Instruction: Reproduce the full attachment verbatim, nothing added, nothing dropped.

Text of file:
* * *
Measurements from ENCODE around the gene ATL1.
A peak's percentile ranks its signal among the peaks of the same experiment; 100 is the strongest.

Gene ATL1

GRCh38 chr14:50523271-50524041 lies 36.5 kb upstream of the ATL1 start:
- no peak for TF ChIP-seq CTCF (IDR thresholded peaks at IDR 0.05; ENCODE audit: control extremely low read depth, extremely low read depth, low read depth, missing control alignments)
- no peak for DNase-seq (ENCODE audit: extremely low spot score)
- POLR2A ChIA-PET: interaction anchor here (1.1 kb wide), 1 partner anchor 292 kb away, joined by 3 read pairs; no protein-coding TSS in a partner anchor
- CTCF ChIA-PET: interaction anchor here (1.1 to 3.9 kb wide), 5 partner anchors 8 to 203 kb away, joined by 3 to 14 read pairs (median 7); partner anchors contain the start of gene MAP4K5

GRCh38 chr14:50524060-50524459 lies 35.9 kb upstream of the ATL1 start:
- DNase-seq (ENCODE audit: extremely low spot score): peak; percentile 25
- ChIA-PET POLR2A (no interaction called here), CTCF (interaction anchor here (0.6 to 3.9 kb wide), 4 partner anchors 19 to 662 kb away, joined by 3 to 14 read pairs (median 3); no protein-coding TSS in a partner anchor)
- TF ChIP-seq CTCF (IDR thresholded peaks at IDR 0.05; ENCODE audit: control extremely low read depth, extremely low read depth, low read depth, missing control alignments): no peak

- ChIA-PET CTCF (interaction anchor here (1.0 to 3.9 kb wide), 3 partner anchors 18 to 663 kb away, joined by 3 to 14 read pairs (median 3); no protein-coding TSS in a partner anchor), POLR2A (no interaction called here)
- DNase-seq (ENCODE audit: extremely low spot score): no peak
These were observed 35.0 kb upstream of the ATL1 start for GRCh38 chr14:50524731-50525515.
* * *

Measurements from ENCODE around the gene ATL1.
A peak's percentile ranks its signal among the peaks of the same experiment; 100 is the strongest.

Gene ATL1

GRCh38 chr14:50523271-50524041 lies 36.5 kb upstream of the ATL1 start:
- no peak for TF ChIP-seq CTCF (IDR thresholded peaks at IDR 0.05; ENCODE audit: control extremely low read depth, extremely low read depth, low read depth, missing control alignments)
- no peak for DNase-seq (ENCODE audit: extremely low spot score)
- POLR2A ChIA-PET: interaction anchor here (1.1 kb wide), 1 partner anchor 292 kb away, joined by 3 read pairs; no protein-coding TSS in a partner anchor
- CTCF ChIA-PET: interaction anchor here (1.1 to 3.9 kb wide), 5 partner anchors 8 to 203 kb away, joined by 3 to 14 read pairs (median 7); partner anchors contain the start of gene MAP4K5

GRCh38 chr14:50524060-50524459 lies 35.9 kb upstream of the ATL1 start:
- DNase-seq (ENCODE audit: extremely low spot score): peak; percentile 25
- ChIA-PET POLR2A (no interaction called here), CTCF (interaction anchor here (0.6 to 3.9 kb wide), 4 partner anchors 19 to 662 kb away, joined by 3 to 14 read pairs (median 3); no protein-coding TSS in a partner anchor)
- TF ChIP-seq CTCF (IDR thresholded peaks at IDR 0.05; ENCODE audit: control extremely low read depth, extremely low read depth, low read depth, missing control alignments): no peak

- ChIA-PET CTCF (interaction anchor here (1.0 to 3.9 kb wide), 3 partner anchors 18 to 663 kb away, joined by 3 to 14 read pairs (median 3); no protein-coding TSS in a partner anchor), POLR2A (no interaction called here)
- DNase-seq (ENCODE audit: extremely low spot score): no peak
These were observed 35.0 kb upstream of the ATL1 start for GRCh38 chr14:50524731-50525515.